The Second Circuit Court of Appeals, in an order issued on Monday, said “we have considered all of Gupta’s arguments on this appeal and have found them to be without merit. The judgment of the district court is affirmed.”
Gupta, 70, is a free man now after completing a prison term in 2016 on insider trading charges but has been fighting to overturn his conviction, arguing that he served two years in jail for conduct that is not criminal even though the government lacked evidence to show he “received even a penny” for passing confidential boardroom information to now jailed hedge-fund manager Raj Rajaratnam.
Gupta’s team of lawyers had argued in papers before the Second Circuit Court of Appeals that the judgement of the Manhattan district court finding Gupta guilty of insider trading “should be reversed” and his “conviction should be vacated”.
In its ruling, the appeals court said that “Gupta’s convictions of engaging in and conspiring to engage in an insider trading scheme were based on evidence that on several occasions Gupta, while serving on boards of directors of various companies, disclosed material nonpublic information about those companies to his friend and business associate Raj Rajaratnam, founder of the Galleon Group, a family of hedge funds that invested billions of dollars for its principals and clients.”
Gupta filed the appeal based on a landmark ruling by the Manhattan appeals court that for an insider trading conviction prosecutors must show that a defendant received a personal benefit for passing illegal tips. Gupta’s lawyers have cited the ruling that led to the reversal of insider convictions of hedge-fund managers Todd Newman and Anthony Chiasson in December 2014.
The appeals court noted that there is ample evidence that Gupta and Rajaratnam were business associates. Gupta had invested several million dollars in Galleon funds.
In 2005, Gupta and Rajaratnam invested in another investment fund capitalised with USD 50 million; Gupta originally contributed USD 5 million; he later doubled his investment with USD 5 million loaned to him by Rajaratnam.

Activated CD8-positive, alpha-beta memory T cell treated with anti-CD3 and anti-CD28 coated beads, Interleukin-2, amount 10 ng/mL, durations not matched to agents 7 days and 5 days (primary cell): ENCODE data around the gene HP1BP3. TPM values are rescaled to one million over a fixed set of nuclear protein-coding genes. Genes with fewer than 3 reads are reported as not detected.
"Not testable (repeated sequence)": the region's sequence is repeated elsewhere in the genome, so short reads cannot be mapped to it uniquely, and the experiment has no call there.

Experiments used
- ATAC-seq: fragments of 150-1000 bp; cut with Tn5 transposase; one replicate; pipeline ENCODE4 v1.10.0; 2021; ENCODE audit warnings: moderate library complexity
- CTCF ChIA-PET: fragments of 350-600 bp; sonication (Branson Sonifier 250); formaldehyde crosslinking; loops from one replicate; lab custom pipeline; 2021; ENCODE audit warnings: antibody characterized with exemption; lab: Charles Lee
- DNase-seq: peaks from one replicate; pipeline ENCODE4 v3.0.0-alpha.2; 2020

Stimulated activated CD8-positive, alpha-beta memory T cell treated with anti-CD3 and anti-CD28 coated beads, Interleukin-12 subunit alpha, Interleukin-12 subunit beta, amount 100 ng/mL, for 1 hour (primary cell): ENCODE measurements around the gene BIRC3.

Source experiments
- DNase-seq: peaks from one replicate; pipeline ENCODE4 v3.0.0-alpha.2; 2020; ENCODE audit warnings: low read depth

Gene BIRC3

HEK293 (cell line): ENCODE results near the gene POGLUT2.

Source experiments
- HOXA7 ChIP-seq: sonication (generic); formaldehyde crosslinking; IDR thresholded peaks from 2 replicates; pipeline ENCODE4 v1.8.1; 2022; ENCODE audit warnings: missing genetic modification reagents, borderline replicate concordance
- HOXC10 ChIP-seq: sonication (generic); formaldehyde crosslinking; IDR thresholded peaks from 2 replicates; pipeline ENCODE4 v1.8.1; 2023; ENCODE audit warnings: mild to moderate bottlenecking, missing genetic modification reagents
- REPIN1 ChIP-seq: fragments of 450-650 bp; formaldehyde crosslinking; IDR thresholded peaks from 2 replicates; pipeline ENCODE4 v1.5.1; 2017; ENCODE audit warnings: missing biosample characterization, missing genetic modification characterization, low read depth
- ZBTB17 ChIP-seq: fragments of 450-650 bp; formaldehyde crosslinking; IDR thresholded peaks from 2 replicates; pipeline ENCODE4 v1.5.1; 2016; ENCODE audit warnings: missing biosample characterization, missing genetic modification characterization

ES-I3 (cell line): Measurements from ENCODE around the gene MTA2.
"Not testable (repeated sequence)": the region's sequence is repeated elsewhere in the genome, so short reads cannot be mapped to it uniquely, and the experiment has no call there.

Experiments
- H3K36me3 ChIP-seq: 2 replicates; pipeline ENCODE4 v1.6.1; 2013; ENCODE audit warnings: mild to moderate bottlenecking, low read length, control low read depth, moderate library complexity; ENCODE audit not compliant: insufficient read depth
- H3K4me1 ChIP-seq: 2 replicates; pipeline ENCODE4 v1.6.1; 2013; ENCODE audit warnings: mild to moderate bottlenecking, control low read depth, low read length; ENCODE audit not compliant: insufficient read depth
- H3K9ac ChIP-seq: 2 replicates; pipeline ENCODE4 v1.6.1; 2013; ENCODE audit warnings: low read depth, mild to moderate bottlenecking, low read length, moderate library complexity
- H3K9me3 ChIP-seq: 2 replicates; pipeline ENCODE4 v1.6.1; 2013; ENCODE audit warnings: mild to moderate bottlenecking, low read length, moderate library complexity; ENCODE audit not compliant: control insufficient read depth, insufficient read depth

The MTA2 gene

In early 2008, Gupta was made chairman of Galleon International, which, as of April 2008, managed assets totaling some USD 1.1 billion and could earn performance fees; Gupta was given a 15 per cent ownership stake in that fund.
The appeals court ruled that the jury was instructed that in order to convict Gupta on any given count, it must find that Gupta anticipated that Rajaratnam or others at Galleon would trade on the basis of the non-public information provided by Gupta and that Gupta, in return for providing this information, anticipated receiving some personal benefit.
“There was ample evidence to permit the jury to find that Gupta intended Rajaratnam to trade on the basis of the confidential information Gupta passed to him and that Gupta personally benefited,” the appeals court said.
It cited the September 23, 2008 phone call Gupta made to Rajaratnam just minutes after getting off a Goldman board meeting during which he had learned that billionaire Warren Buffett was about to invest USD 5 billion in Goldman.
It also cited the call Gupta made to Rajaratnam on October 23, 2008, again just minutes after learning in a Goldman Sachs board-of-directors conference call that Goldman would report a quarterly financial loss, a first in its history as a public company.
Rajaratnam traded on the basis of this confidential information, avoiding losses and making profits in the millions.
“On this evidence and the record as a whole, the jury could rationally have found that Gupta anticipated that Rajaratnam would engage in trading of Goldman shares that would benefit Gupta financially,” the appeals court said.